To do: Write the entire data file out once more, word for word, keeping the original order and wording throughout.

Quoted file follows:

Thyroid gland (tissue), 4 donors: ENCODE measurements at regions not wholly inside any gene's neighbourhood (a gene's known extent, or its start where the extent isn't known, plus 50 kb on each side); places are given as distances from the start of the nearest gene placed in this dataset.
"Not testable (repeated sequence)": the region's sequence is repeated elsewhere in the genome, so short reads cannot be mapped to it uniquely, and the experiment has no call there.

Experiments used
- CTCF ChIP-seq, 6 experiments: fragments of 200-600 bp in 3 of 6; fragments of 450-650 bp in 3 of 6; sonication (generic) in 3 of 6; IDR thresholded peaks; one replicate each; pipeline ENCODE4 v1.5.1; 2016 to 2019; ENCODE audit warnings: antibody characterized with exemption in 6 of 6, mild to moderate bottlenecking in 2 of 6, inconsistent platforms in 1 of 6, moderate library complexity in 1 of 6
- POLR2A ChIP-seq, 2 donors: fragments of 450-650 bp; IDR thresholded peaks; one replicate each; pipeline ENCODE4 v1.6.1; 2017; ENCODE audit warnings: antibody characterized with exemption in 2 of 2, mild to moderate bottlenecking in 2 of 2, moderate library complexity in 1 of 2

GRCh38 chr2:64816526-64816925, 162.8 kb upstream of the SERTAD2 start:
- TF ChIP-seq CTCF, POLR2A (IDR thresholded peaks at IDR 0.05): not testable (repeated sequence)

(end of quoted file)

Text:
Thyroid gland (tissue), 4 donors: ENCODE measurements at regions not wholly inside any gene's neighbourhood (a gene's known extent, or its start where the extent isn't known, plus 50 kb on each side); places are given as distances from the start of the nearest gene placed in this dataset.
"Not testable (repeated sequence)": the region's sequence is repeated elsewhere in the genome, so short reads cannot be mapped to it uniquely, and the experiment has no call there.

Experiments used
- CTCF ChIP-seq, 6 experiments: fragments of 200-600 bp in 3 of 6; fragments of 450-650 bp in 3 of 6; sonication (generic) in 3 of 6; IDR thresholded peaks; one replicate each; pipeline ENCODE4 v1.5.1; 2016 to 2019; ENCODE audit warnings: antibody characterized with exemption in 6 of 6, mild to moderate bottlenecking in 2 of 6, inconsistent platforms in 1 of 6, moderate library complexity in 1 of 6
- POLR2A ChIP-seq, 2 donors: fragments of 450-650 bp; IDR thresholded peaks; one replicate each; pipeline ENCODE4 v1.6.1; 2017; ENCODE audit warnings: antibody characterized with exemption in 2 of 2, mild to moderate bottlenecking in 2 of 2, moderate library complexity in 1 of 2

GRCh38 chr2:64816526-64816925, 162.8 kb upstream of the SERTAD2 start:
- TF ChIP-seq CTCF, POLR2A (IDR thresholded peaks at IDR 0.05): not testable (repeated sequence)